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Athletic Support: No cussing in (youth) baseball
eli cranor
Syndicated sports columnist Eli Cranor

DEAR ATHLETIC SUPPORT: My son is 7. Remember that — 7 years old. He plays in the local baseball league for kids his age. It’s just a community league, not travel ball or anything like that, but let me tell you, the parents are still crazy! I’ve seen dads climb the fences, little boys crying after games, and moms cussing like sailors from the stands. It’s not just the moms that use foul language, though. A lot of the other parents do, too.

I’m not a fan of all the other wild stuff that goes on around these games, but I really cannot stand the cussing. These are little kids! And the grownups are hollering out nasty words that would get the boys kicked out of elementary school. I just don’t get it.

I don’t know what to do, either. I get so mad I can’t think straight. At the same time, I’m scared of standing up and giving these wacko parents a piece of my mind. My husband keeps telling me it’s just part of the game, that things are different on the baseball field. It means more, or something. But I don’t want my son to have to hear that stuff. We try really hard to watch our mouths around him. We don’t even let him watch PG-13 movies. I just never thought he’d hear such profanity in little league baseball! What should I do?

—Wash Ur Mouth 

DEAR MOUTH: If things really are as bad as you’ve made them out, I would remove my son from the league immediately.

There is no excuse for such behavior, and sadly, I think this group of people is too far gone for reform. There’s simply no chance of saving them.

Whoever oversees that league lost control long ago. You don’t want to be the one to instigate the sort of overhaul it would take to get those parents and coaches back on the right path.

It won’t be easy removing your son from the team, either, but it’s the right call. If you’re aware of other parents who feel the same as you do, you might consider reaching out to them privately. Maybe, that way, some of your son’s friends could make the transition to a new team with him.

These days, it seems like there are plenty of youth baseball leagues to choose from. Just do your research before you commit to anything. And if you wind up on a travel team, get ready to do just what the name implies — travel.

DEAR ATHLETIC SUPPORT: We’re deep in the throes of travel baseball season, and I love it! I read your column every week, and most of the time it’s somebody complaining about something. I’m not here to complain; I just have a question. I live in Arkansas, right outside of Little Rock, and every weekend we travel all over the state, and sometimes even outside the state (to places like Oklahoma or even Louisiana) to play in tournaments. I can’t remember the last time we played a tournament right here in Little Rock, and I know why — it’s because we don’t have a quality complex. All these other places we go make Burns Park and the Junior Deputy complex look like bushleague jokes.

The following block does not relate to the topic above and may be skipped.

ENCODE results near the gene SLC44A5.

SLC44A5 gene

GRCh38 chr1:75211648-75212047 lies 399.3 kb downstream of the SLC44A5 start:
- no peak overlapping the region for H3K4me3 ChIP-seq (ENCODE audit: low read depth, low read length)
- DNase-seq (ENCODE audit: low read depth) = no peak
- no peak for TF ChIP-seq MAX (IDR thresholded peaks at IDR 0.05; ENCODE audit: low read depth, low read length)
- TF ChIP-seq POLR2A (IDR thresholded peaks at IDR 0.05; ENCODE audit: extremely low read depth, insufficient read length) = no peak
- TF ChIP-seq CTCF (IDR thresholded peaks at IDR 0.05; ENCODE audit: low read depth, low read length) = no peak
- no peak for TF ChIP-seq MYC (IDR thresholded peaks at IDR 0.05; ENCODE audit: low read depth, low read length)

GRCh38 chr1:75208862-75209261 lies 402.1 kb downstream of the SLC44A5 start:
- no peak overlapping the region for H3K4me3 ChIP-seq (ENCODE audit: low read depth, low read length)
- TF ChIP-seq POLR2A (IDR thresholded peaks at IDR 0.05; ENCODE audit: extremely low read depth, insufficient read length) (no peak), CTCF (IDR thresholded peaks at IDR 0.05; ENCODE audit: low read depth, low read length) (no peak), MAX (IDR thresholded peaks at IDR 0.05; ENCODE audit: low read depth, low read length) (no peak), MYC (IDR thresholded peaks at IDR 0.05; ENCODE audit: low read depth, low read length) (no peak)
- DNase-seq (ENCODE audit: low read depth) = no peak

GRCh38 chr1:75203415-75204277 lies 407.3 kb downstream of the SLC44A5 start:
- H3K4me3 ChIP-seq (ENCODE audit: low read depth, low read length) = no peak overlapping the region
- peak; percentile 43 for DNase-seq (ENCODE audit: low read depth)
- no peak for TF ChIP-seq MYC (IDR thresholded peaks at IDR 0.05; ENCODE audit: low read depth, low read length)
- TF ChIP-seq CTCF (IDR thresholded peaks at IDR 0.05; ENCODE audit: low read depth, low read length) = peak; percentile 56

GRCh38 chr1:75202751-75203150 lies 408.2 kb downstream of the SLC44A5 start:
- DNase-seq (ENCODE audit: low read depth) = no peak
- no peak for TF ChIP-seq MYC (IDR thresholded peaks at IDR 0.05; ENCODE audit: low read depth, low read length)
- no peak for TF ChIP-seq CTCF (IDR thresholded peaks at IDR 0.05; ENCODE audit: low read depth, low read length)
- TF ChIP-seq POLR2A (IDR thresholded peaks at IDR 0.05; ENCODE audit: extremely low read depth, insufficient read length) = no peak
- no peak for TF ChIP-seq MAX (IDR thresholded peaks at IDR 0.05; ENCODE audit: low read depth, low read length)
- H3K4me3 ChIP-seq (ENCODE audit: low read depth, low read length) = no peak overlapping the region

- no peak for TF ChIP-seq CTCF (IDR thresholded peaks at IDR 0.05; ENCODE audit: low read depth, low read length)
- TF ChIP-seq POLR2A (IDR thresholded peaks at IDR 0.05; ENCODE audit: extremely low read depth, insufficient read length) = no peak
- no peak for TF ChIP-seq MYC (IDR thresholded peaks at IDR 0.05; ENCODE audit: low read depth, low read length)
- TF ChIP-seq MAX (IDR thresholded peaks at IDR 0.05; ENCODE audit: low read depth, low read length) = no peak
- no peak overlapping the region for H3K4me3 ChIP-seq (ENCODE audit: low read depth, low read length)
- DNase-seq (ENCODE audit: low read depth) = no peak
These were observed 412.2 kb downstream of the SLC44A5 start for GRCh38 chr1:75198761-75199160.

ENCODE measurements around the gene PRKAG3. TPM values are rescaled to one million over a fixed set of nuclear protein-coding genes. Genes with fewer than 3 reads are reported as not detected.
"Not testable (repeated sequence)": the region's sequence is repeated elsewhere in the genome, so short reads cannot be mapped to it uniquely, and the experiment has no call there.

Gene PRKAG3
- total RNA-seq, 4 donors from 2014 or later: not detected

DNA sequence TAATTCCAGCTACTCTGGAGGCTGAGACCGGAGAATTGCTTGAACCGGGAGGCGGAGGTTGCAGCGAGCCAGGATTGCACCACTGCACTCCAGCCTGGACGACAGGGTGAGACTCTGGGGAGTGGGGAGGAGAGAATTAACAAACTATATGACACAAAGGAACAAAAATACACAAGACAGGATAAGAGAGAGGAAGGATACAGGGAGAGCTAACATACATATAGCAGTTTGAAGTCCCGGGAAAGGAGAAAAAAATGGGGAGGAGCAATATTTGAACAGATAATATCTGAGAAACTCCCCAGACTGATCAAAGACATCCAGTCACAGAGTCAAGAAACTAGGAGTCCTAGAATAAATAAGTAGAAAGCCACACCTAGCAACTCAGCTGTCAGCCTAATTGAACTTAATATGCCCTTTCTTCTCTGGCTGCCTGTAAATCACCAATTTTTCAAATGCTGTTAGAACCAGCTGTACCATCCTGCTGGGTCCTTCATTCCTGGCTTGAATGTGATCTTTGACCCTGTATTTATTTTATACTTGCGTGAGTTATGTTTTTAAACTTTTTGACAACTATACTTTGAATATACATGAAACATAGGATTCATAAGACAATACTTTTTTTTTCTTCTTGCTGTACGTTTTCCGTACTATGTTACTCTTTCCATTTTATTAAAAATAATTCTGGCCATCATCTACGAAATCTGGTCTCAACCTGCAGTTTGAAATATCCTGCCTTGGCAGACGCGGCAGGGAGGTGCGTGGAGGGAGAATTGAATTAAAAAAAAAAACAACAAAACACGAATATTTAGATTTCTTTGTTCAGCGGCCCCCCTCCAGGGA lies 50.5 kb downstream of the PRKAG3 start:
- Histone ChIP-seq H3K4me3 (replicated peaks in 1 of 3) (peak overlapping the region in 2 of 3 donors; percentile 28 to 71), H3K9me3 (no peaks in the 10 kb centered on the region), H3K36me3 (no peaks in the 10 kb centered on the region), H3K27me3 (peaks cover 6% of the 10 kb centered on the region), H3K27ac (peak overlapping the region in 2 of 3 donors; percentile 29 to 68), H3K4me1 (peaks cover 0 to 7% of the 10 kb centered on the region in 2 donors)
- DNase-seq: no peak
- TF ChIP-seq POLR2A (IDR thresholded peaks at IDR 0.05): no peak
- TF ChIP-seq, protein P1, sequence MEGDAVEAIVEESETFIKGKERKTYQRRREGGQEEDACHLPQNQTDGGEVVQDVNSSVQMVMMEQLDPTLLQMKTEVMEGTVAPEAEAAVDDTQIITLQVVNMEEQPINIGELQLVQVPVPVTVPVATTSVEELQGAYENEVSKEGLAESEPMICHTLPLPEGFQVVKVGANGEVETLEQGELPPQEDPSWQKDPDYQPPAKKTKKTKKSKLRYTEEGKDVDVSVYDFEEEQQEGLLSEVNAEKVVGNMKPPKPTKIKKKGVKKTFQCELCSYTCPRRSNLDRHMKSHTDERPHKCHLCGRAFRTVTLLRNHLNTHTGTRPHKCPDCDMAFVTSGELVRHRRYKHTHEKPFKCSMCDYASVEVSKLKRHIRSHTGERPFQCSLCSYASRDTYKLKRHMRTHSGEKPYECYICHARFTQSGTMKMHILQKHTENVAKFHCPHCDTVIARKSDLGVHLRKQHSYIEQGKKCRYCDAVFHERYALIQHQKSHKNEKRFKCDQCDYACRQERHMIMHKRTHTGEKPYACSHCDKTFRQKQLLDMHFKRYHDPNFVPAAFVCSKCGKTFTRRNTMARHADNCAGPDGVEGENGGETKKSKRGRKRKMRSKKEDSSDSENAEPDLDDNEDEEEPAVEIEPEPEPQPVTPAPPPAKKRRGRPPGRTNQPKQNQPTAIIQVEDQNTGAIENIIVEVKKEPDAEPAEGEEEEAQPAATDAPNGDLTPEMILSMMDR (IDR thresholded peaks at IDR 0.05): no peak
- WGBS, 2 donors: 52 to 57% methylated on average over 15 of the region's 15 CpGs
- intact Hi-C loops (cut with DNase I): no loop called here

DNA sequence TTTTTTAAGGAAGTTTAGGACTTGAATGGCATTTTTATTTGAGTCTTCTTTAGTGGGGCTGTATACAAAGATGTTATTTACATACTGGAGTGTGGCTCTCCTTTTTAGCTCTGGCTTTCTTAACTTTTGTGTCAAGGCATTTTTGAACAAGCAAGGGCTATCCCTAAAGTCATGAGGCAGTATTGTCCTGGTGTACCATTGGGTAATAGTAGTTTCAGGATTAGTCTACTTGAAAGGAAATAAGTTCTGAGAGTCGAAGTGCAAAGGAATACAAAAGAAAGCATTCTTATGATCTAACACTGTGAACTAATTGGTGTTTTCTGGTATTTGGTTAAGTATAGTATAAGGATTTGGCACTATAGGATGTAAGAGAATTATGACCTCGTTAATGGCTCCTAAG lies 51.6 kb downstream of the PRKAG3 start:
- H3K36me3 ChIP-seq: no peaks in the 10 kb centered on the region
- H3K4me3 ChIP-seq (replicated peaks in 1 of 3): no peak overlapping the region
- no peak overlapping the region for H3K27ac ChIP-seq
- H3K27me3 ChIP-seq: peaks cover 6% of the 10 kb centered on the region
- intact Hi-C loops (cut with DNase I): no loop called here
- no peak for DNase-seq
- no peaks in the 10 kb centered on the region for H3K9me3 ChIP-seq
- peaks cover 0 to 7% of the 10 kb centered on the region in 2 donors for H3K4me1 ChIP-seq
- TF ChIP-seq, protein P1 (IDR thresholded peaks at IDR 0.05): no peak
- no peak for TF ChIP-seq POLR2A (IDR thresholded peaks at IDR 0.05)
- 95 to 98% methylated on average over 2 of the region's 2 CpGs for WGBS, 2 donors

What could be the reason behind this? Why are we forced to travel so far for these tournaments when we live near a bigger- than-average city like Little Rock? Surely, there’s money to be made!

—Come on, Little Rock 

DEAR LITTLE ROCK: Yes, there is money to be made. A whole bunch.

Let’s say there are 20 teams in a tournament. Each of those teams has at least 10 kids on it. That’s 200 kids — 200 families — flocking into a town for one weekend.

Those families get hotel rooms. They eat at local restaurants. And that’s not even mentioning the money that’s made from the tournament.

Travel league baseball is a booming business, which in some ways makes it an exclusive sport. There are many families who simply cannot afford to play travel league ball. As a result, many young sluggers are denied the chance to craft the skills necessary to play baseball at a higher level.

For this reason — as well as the potential to bring in big bucks — it would be very wise for a city like Little Rock to invest in a new baseball complex. Not only would the city stand to generate revenue, but it would also help open the doors to less-privileged young athletes.

What better deal could you ask for?

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